The Development Environment Setup Tool (DEST) that comes with Master Information Hub (MIH) and Master Data Management (MDM) Server will create a data base for you with all of the necessary content for developing an MIH application. When it creates this database it sets all of the tablespaces (this is the part of the database that actually stores data on the file system) to use automatic storage which will allocate a certain amount of space on your hard drive to store the data and then resize automatically when full to make space for any new content.
The default settings that DB2 uses to increase the tablespace size is quite generous. This may be fine if you are intending on populating the database with lots of sample data but as a developer on the product I tend to be creating short-lived databases that are not required to store much data. Furthermore I tend to have many databases on my file system all of which are in use to some extent. This all means that when each database takes over 2GB of space it can become problematic in terms of spare capacity on my harddrive.
The following instructions explain how to reduce the size of the database (in the example called “MyDB”) so that it is as small as possible (around 600MB for an MIH database). Note that this will mean that they will be resized more often which could have a performance hit for running transactions but harddrive space was more important to me.
- Open up a DB2 command line processor (either in the DB2 control centre or via the start menu on Windows)
Connect to the database by typing:CONNECT TO MyDB
You now need to find out all the tablespaces that are being used by this database to do this type the command:LIST TABLESPACES
This should then return a list of all of the tablespaces used by this database as well as what type of tablespace they are such as this:Tablespace ID = 0
Name = SYSCATSPACE
Type = Database managed space
Contents = All permanent data. Regular table space.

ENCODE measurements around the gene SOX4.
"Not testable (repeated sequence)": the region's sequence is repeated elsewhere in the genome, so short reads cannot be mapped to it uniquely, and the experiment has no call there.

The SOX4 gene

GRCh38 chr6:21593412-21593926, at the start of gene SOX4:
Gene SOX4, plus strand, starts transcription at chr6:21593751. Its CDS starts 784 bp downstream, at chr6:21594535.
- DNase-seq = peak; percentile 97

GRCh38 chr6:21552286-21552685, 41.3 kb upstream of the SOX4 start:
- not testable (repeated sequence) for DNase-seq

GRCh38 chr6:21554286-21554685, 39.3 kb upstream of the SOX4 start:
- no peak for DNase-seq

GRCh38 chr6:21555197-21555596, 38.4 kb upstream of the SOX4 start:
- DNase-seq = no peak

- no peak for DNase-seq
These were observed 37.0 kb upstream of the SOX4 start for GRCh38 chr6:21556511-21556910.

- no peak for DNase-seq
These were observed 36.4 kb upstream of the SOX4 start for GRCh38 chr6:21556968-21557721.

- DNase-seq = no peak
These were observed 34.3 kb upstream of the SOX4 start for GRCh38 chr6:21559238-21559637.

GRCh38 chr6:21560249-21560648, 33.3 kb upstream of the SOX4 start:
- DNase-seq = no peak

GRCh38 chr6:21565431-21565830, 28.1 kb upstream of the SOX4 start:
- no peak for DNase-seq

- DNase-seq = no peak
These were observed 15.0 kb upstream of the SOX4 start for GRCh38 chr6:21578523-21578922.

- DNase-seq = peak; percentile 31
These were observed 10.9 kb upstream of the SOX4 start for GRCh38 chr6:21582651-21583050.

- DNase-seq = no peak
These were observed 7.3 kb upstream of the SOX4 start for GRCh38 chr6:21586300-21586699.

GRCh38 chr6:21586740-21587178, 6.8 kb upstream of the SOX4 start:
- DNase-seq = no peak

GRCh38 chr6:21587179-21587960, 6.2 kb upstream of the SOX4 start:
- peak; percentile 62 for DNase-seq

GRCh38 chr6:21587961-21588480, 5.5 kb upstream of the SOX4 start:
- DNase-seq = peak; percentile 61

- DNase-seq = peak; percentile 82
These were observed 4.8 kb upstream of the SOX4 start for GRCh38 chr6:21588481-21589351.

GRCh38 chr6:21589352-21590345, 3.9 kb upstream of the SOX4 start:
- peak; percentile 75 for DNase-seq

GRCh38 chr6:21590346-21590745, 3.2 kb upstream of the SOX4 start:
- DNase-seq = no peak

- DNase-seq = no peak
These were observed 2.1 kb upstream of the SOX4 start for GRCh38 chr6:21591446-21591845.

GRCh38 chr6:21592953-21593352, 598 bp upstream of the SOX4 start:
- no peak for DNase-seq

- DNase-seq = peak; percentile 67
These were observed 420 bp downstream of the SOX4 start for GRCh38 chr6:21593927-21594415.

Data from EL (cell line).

State = 0x0000
You will only be able to reduce the size of the tablespaces of type “Database managed space”, at the time of writing there were 6 generated for me: SYSCATSPACE, USERSPACE1, USERDATA, USERIND, USERLONG and SYSTOOLSPACE.
Now that you have a list of tablespaces being used you need to issue an SQL command that has two parts. The first part will reduce the size and the second will stop them increasing in size by a large amount next time data is added to the database. If you don’t include this second part then the database size will decrease but next time you add some data to it it will then balloon up again (when I did this I found that a single transaction could cause the database size to increase by almost 1GB). The command to achieve all this is (note you could do it as two “ALTER TABLESPACE” commands if you wanted to but I’ve done it as one):ALTER TABLESPACE <TABLESPACE> REDUCE INCREASESIZE 10 PERCENT
Where <TABLESPACE> is the name of the tablespace (such as USERDATA) that you are working with. This will need to be repeated for each of the tablespaces discovered in the previous step. In this example I am telling DB2 to increase the size of the tablespace by 10% when it needs extra capacity, this number can be changed depending on your performance/disk space needs. More information about what are valid inputs for the INCREASESIZE command can be found here.
Combining these steps together should produce a single chunk of SQL that can be run to reduce the size of the database:
ALTER TABLESPACE USERSPACE1 REDUCE INCREASESIZE 10 PERCENT;
ALTER TABLESPACE USERDATA REDUCE INCREASESIZE 10 PERCENT;
ALTER TABLESPACE USERIND REDUCE INCREASESIZE 10 PERCENT;
ALTER TABLESPACE USERLONG REDUCE INCREASESIZE 10 PERCENT;
ALTER TABLESPACE SYSTOOLSPACE REDUCE INCREASESIZE 10 PERCENT;